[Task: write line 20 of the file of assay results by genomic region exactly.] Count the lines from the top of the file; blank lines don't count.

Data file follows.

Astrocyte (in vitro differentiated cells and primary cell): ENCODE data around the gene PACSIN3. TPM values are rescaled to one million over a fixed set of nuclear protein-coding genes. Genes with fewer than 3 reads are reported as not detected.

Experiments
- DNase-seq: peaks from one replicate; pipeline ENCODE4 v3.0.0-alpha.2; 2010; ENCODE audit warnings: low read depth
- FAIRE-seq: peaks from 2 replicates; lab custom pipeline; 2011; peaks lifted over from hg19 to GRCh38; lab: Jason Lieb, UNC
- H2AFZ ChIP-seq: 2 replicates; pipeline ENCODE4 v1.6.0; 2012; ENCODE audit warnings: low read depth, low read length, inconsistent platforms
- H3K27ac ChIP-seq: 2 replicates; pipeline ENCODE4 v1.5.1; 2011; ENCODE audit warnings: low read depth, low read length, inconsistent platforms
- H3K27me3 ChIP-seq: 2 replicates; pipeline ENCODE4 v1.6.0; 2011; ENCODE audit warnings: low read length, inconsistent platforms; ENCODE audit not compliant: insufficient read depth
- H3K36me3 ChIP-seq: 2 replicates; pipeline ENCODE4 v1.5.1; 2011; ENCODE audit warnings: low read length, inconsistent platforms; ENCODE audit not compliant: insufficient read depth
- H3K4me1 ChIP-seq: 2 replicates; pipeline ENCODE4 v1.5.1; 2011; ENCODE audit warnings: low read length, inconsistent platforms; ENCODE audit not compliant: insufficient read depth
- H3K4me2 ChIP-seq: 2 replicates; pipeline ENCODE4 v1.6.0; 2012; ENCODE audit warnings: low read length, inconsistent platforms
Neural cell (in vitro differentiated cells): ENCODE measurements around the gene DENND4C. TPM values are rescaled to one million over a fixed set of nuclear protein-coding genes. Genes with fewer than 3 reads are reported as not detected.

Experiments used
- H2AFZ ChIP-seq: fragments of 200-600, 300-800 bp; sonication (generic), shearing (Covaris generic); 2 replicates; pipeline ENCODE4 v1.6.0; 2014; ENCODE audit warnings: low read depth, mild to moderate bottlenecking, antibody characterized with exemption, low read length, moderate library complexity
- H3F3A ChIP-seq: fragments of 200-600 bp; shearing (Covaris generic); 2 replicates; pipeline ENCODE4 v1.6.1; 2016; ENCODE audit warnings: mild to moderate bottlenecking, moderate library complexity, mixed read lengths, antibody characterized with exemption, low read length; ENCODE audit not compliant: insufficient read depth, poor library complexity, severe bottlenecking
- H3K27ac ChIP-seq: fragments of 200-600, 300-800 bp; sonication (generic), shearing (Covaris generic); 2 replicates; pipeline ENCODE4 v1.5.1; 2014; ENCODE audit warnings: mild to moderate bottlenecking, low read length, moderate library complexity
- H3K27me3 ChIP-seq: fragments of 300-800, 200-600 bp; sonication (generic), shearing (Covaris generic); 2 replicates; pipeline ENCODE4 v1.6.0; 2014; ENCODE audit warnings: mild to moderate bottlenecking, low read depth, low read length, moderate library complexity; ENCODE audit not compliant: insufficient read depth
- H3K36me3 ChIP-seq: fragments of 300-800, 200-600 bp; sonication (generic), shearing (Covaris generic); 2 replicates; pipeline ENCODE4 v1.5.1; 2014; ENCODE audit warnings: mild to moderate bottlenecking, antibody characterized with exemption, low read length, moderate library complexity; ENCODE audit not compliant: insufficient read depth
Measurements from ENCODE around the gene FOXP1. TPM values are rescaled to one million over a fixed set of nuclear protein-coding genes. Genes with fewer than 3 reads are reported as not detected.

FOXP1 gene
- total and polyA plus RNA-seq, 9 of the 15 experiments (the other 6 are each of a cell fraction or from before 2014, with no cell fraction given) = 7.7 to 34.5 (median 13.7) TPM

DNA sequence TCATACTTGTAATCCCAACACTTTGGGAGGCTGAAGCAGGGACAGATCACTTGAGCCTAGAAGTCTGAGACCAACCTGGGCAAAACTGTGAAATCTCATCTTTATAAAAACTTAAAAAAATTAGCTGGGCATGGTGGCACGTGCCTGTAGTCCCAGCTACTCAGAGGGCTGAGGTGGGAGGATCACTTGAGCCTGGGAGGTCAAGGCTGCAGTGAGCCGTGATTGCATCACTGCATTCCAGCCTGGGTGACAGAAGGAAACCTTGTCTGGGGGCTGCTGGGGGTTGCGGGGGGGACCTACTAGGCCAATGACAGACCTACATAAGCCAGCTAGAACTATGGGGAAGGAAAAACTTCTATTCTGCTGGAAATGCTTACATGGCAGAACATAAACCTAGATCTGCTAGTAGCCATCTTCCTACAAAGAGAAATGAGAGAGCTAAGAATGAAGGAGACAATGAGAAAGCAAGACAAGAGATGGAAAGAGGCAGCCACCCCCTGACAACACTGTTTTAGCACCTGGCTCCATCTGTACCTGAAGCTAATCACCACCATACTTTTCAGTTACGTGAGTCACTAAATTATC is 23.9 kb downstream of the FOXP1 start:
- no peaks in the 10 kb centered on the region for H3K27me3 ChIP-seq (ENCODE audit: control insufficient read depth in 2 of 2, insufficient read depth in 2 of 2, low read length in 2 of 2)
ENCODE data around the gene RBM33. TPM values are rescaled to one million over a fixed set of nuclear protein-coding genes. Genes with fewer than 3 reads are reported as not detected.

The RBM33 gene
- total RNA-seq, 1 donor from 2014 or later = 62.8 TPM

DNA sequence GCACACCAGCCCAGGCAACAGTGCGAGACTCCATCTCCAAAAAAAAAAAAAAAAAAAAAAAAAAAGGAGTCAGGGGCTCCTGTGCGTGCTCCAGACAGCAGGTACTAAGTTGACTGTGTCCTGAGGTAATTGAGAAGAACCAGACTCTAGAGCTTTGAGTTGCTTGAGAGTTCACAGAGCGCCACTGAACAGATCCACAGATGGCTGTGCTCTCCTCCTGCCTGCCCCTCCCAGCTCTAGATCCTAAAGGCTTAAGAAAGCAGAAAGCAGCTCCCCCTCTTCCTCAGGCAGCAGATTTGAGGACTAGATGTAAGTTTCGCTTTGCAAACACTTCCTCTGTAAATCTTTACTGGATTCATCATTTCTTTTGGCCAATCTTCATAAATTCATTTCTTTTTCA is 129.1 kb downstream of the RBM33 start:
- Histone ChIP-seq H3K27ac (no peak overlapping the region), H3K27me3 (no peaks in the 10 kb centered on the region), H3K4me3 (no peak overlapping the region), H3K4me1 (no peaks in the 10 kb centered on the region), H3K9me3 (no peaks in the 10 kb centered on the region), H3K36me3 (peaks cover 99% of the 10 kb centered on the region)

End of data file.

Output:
- total and polyA plus RNA-seq, 9 of the 15 experiments (the other 6 are each of a cell fraction or from before 2014, with no cell fraction given) = 7.7 to 34.5 (median 13.7) TPM